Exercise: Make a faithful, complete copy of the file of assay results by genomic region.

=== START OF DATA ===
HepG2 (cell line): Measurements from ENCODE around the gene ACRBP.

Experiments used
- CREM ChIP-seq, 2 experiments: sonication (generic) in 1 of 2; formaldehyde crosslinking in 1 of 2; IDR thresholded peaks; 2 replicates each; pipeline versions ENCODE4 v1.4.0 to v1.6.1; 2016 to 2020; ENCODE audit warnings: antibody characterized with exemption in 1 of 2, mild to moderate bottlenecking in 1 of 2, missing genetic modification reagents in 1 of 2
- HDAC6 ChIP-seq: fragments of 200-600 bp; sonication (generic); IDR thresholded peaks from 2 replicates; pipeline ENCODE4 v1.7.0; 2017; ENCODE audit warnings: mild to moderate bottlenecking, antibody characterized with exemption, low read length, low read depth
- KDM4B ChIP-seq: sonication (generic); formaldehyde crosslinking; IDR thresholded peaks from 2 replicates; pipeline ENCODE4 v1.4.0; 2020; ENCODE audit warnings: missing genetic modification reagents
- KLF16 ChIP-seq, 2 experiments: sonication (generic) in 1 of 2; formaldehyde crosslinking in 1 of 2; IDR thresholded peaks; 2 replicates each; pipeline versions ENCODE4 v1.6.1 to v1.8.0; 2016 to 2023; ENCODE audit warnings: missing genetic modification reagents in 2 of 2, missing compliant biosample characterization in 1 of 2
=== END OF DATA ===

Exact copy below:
HepG2 (cell line): Measurements from ENCODE around the gene ACRBP.

Experiments used
- CREM ChIP-seq, 2 experiments: sonication (generic) in 1 of 2; formaldehyde crosslinking in 1 of 2; IDR thresholded peaks; 2 replicates each; pipeline versions ENCODE4 v1.4.0 to v1.6.1; 2016 to 2020; ENCODE audit warnings: antibody characterized with exemption in 1 of 2, mild to moderate bottlenecking in 1 of 2, missing genetic modification reagents in 1 of 2
- HDAC6 ChIP-seq: fragments of 200-600 bp; sonication (generic); IDR thresholded peaks from 2 replicates; pipeline ENCODE4 v1.7.0; 2017; ENCODE audit warnings: mild to moderate bottlenecking, antibody characterized with exemption, low read length, low read depth
- KDM4B ChIP-seq: sonication (generic); formaldehyde crosslinking; IDR thresholded peaks from 2 replicates; pipeline ENCODE4 v1.4.0; 2020; ENCODE audit warnings: missing genetic modification reagents
- KLF16 ChIP-seq, 2 experiments: sonication (generic) in 1 of 2; formaldehyde crosslinking in 1 of 2; IDR thresholded peaks; 2 replicates each; pipeline versions ENCODE4 v1.6.1 to v1.8.0; 2016 to 2023; ENCODE audit warnings: missing genetic modification reagents in 2 of 2, missing compliant biosample characterization in 1 of 2